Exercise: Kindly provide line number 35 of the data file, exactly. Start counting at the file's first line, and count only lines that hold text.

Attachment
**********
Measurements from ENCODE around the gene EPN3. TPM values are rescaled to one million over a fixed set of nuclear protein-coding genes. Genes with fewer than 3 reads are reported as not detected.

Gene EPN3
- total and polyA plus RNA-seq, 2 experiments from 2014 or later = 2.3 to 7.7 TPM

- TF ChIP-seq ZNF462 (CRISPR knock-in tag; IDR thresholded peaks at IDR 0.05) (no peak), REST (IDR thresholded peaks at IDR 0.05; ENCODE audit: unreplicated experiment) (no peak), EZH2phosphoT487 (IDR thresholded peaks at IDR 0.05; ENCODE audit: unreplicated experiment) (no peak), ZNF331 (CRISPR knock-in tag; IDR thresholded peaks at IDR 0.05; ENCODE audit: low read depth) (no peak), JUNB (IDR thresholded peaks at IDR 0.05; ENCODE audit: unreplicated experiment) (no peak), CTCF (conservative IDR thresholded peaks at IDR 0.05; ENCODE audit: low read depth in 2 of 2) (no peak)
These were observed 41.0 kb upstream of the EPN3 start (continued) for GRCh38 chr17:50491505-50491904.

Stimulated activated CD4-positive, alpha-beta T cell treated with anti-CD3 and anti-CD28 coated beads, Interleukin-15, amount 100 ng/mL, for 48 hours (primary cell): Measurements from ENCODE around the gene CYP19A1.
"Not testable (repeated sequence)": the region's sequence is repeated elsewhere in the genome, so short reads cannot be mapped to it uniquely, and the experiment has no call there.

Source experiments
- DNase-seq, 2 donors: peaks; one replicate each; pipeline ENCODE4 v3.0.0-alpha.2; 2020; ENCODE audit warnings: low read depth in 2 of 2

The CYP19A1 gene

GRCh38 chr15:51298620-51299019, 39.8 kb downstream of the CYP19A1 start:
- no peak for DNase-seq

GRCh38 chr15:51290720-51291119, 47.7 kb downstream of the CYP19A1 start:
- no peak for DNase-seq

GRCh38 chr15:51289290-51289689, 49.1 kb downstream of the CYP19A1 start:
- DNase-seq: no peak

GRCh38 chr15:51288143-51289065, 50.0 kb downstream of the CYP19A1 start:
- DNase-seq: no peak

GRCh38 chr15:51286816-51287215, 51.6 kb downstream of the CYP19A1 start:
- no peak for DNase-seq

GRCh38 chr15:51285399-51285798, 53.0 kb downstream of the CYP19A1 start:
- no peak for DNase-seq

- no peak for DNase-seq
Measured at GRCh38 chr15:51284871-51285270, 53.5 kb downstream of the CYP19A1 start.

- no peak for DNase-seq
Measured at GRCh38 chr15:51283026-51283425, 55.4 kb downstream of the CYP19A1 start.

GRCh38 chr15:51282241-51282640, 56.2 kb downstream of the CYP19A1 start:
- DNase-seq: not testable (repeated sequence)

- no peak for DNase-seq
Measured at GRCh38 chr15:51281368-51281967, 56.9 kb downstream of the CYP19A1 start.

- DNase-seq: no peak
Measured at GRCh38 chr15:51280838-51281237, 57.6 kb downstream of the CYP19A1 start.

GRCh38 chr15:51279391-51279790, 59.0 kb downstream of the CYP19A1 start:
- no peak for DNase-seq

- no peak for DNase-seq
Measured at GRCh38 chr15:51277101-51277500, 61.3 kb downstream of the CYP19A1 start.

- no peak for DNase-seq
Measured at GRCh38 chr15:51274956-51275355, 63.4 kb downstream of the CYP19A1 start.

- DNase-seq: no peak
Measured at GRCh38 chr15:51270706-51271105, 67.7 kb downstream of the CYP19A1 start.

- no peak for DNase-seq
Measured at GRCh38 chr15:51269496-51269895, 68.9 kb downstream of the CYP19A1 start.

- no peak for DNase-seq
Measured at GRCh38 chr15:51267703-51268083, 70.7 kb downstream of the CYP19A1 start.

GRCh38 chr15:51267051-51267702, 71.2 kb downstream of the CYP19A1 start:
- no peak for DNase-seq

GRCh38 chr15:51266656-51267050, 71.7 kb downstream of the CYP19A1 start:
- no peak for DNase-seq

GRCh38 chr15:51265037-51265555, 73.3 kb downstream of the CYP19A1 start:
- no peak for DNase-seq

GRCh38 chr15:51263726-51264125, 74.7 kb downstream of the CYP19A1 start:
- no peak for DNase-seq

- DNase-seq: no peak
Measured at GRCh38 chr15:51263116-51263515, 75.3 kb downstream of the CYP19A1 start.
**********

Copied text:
- no peak for DNase-seq